On the sidelines, however, a diplomatic charade is taking place. Despite its aggressive moves and stern threats, Ankara is trying to camouflage its intentions through diplomatic moves. First, Ibrahim Kalin, President Erdogan’s spokesman, indicated that Turkey is in Nakhichevan to support its ally Azerbaijan and assured the public that Ankara’s moves do not intend to harm its relations with Moscow.
In his turn, President Erdogan has taken the initiative to call President Vladimir Putin. During their conversation Putin “has stressed the importance of preventing any steps that could cause an escalation in tensions.”
Once again, the issue of the Russian military base in Gyumri has become a topic of public discussion. Many anti-Russian politicians underestimate the significance of that base. Analysts like Levon Shirinyan and Armenian Parliament members like Arman Babajanyan and pundits like Varoujan Avetissyan (Sasna Tserer) and Tigran Zmalyan (European Party) are adamantly against the base. They try to suggest that Russia has set that base on Armenian territory “to enslave us.”
However, they do not offer any alternative in case Armenia faces an existential threat.
Granted, the base may be self-serving for Russia to maintain its influence in the Caucasus region. In the meantime, it is a deterrent against any Turkish threat. To defend its military base Moscow has to defend Armenia’s territory.
In politics, there has to be a confluence of interests so that a major power is motivated to defend the weaker power. There is no free lunch.
In a recent interview, the director of a political and military analytical center in Russia, Alexander Khramchikhin, confirmed the fact that the Russian base in Armenia is intended to contain Turkey: “If a war breaks out between Armenia and Azerbaijan, I am not sure what position Russia may take,” the analyst stated. “But if the war takes place in Karabakh, I know for sure that Russia will not intervene. I repeat, the base is there to contain Turkey. The base is part of Russia’s geostrategic posture. Therefore, it is meant to stop Turkey, the foreign intruder in the region.”
Mr. Khramchikhin also believes that Turkey has introduced its forces into Azerbaijan to pressure Armenia psychologically. But he believes that Turkey at this time “cannot invade Armenia, because it will be stretching its resources too far, as it is mired in many other conflicts.”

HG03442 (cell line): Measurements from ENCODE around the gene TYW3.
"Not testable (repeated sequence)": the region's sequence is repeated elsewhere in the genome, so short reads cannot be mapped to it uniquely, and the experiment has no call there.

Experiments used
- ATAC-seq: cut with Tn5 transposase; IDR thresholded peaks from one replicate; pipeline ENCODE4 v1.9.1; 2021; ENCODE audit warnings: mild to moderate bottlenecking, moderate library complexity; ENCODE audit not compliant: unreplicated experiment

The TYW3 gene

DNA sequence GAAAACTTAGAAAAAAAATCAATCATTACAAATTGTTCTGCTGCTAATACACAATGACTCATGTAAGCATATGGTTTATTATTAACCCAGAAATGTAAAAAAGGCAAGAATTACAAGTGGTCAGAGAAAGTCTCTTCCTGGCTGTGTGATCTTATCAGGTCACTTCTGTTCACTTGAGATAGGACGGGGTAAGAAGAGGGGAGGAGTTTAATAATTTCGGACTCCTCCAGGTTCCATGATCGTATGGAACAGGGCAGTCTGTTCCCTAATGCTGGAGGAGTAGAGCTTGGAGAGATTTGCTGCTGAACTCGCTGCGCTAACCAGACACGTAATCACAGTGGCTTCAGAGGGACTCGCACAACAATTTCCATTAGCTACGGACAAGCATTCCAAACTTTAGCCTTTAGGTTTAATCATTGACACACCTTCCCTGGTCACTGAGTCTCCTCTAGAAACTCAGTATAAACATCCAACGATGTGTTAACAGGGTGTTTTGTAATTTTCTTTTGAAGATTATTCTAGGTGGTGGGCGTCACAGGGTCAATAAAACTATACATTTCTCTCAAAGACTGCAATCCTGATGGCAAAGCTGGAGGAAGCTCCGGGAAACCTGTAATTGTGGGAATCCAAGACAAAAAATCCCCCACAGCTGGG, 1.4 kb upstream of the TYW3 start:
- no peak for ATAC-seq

We wished that it were true. Turkey’s involvement in many conflicts defines its behavior pattern. Either it foments a crisis to intervene, like it did in Syria, or it takes advantage of destabilized regions, like Iraq and Libya to expand its empire.
Following that logic, we cannot rule out the possibility that Ankara precipitated the recent crisis between Armenia and Azerbaijan to begin implementing one of its long held dreams.
Strategically, Armenia is at the mercy of enemy forces; Turkish armed forces are in mainland Azerbaijan and Nakhichevan, which does not have a common border with the mainland, but has a narrow border with Turkey, acquired after a land swap with Iran in 1932.
Armenian forces are no match for Turkey. Armenia must avoid any direct confrontation with the Turkish army. But Yerevan has other sources that it can use in diplomatic forums.
Recently, Armenia’s representative Armen Babikyan raised the issue in Energy Intelligence, a publication of the International Atomic Agency, of Azerbaijan’s threat to bomb its nuclear power plant, Metsamor. On July 27, the issue was discussed at a Vienna conference, which characterized the threat as an act of state terrorism against Armenia.
Armenia has not weaponized its strongest argument, the fact of genocide. Only after some timid references by Foreign Minister Zohrab Mnatsakanyan did Armenia’s Ambassador to Latvia Tigran Mkrtchyan issue a strongly-worded statement that Armenians will not tolerate a second genocide.
Jews and Israel shout from the rooftops about the Holocaust they have suffered. We can emulate them and try to score some political points.
What makes everything even worse is that during this current situation, there is polarization in Armenia. Any responsible and rational leadership would seek internal stability, to withstand the threats.
The opposition and the government are equally responsible for the ongoing divide in Armenia: the first for its irresponsible and destabilizing rhetoric, and the latter for its witch hunt in rounding up perceived enemies.
Armenia needs calm, de-escalation and unity. That will not be offered by Russia nor any other outside force. It is in the hands of the leadership to steer the county toward calmer waters.